Have you ever clicked on a link and get to a page that says something like ‘Sorry, that page doesn’t exist.’ That is a big bummer when you’re looking for something. This is called a 404 Error and it’s the message you get when you try to access a page on a website that is no longer available.
Did you know that when you delete a post or page from your site, that page may still show up in search results? Unfortunately, those pages don’t magically disappear from the search results when you delete a page, so if that page shows up in a search result, someone could click through and get an error. This can also happen when you have a link somewhere in your site that links to the post or page that you’ve deleted. Or even if another site has linked to a page on your site that you’ve deleted. There are a ton of scenarios where that link still exists, so folks occasionally still try to access that page even though it’s no longer there.
This bad for user experience; it’s also bad for SEO.
Technically speaking, Google prefers you to have a 404 page if you’ve deleted a page, because that tells them that page is no longer there and they should remove it from the index. That makes sense. However, your Google search result is affected by your Page Rank. And if you delete a page that links to other pages, or has a lot of links to it, then that can adversely affect your Page Rank which does affect your SEO ranking. Instead, you should redirect deleted posts and pages to new, relevant posts or pages.
Ways you wind up with 404 errors
- You delete a post or page.
- You change the post or page slug or permalink.
- You have a typo in your link URL.
- Some attempts to guess or locate a page on your site that has never existed.
It’s important to understand that you can’t eliminate 404 errors altogether. Sometimes people will make a typo when trying to get to a page and land on an error page. If someone is attempting to get to your contact page by going to domain.com/contat/ – clearly, they’ve mistyped contact, so they’ll get an error page. But you can’t account for every person’s typographically error, and since that page never existed and never had page rank, there’s no need to try to redirect it.
However, we can reduce 404 errors whenever possible by redirecting any deleted or moved page to a new or similar page.
Redirect Posts and Pages
If you are going to delete a page on your site, then the best course of action is to set up a redirect so that any other site, page, or SERP that links to your page automatically lands on a new page. Say you are a hair salon and have decided to no longer offer waxing services, you can delete that page. But if you’ve linked to that page from somewhere else, or it shows up in the search engine results, then people can still try to access that page. Instead of having a 404 page, redirect that page to a general ‘services’ page.
I frequently go through my old blog posts and update them with more relevant and up-to-date information. When I do that, I often try to adjust or shorten the permalink so that it’s better for SEO. If I don’t set up a redirect, then anyone attempting to access that old post will get a 404 page, even though there’s an updated version of that content which is probably what the searcher is trying to get to! Not only have we let the user down, but we’re losing page rank for that old post.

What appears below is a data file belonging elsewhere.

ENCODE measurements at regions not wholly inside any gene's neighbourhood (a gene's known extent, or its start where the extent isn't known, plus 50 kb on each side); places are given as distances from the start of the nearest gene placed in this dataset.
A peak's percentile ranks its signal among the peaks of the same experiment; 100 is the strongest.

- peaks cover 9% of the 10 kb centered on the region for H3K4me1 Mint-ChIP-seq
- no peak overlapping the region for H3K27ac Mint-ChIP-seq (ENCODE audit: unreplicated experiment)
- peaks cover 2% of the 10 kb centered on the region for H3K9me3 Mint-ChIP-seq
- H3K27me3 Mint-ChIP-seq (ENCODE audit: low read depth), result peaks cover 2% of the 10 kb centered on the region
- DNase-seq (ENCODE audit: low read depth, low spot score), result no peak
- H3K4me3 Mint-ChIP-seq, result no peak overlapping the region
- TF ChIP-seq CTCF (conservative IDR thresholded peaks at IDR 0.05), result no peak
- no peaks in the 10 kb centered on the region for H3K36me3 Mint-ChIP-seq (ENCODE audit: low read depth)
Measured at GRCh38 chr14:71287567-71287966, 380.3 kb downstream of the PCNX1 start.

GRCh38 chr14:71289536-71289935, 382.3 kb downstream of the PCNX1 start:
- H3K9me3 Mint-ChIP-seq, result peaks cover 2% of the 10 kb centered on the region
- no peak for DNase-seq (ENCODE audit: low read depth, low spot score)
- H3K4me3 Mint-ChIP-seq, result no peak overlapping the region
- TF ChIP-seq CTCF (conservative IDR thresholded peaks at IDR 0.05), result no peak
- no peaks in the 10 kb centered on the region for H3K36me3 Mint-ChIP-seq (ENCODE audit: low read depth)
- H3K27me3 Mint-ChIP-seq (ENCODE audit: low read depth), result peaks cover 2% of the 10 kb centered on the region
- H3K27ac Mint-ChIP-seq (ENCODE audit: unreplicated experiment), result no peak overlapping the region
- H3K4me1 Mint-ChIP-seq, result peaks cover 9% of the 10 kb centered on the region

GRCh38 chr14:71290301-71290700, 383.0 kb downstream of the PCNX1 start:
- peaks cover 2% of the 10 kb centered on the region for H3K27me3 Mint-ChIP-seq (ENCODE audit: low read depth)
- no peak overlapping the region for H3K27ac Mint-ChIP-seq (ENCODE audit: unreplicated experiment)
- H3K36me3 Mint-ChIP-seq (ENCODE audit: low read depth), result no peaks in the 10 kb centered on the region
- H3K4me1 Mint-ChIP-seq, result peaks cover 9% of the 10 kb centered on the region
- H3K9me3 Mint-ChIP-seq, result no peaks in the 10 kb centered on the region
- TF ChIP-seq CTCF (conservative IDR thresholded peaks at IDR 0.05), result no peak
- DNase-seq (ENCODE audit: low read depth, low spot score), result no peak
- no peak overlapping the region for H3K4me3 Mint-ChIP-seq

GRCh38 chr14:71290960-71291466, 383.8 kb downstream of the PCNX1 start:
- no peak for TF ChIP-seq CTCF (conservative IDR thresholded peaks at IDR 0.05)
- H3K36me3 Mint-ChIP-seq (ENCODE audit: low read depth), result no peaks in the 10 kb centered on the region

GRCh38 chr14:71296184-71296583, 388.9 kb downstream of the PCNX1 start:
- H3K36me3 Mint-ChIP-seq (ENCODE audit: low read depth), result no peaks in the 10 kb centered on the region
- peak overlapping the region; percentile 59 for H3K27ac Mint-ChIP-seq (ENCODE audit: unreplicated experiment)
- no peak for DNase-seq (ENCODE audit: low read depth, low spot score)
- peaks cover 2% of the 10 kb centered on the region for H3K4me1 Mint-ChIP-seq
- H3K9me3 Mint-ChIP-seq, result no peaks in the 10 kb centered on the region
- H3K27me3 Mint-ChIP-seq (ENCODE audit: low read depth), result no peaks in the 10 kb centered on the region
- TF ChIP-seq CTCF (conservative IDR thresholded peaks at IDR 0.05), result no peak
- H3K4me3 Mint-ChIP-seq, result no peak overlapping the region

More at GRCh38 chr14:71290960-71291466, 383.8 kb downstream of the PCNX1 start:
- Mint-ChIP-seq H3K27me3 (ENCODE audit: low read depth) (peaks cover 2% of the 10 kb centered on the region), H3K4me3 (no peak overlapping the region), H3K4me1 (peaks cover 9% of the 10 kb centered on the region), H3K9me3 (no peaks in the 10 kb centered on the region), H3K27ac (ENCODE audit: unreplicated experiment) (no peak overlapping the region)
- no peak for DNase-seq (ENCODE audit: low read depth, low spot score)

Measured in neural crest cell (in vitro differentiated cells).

How to set up a redirect
There are a lot of ways to do redirects. With a WordPress site, the easiest way is to use a plugin that allows you to easily redirect a post or page to a new post or page. There are several that I have used and continue to use, based on my needs.
- Simple 301 Redirects – I like this one because, like the name, it’s very simple. If you just need to do simple redirects from one page to another, this is a good choice.
- Redirection – This plugin is also very simple to use, but what I like is that it allows you to import and export your redirects. If I have a huge file of redirects I’m working on in a spreadsheet (perhaps that I’ve downloaded from Google Search Console) then I can import them all in one swoop, rather than having to do them all one by one.
- Quick Page/Post Redirect Plugin – I like this one because it lets you set up the redirect right from within the post or page you’re working on. I noticed when writing this post that the plugin has not been updated in two years, which often means it’s been abandoned. However, in the support thread I noticed that there is a fork to a newer/updated version called rw Quick Page an Post Redirects. I haven’t tried this one, but plan to soon.
A few redirection tips
- Make sure that whatever page you’re redirecting to is relevant. Don’t redirect your page about bacon to a page about cars. Rule of thumb, try to assess the user’s intent, and send them to a page that answers the query they’re looking for.
- Sometimes, there’s no good redirect, so instead make a really nice 404 page. Instead of a generic 404 “this doesn’t exist” page, make it user friendly. Include a search box so the user can search for what they need, include links to pages or general information that the user might find helpful.
Save your page rank and increase your SEO by redirecting old posts and pages instead of deleting them.
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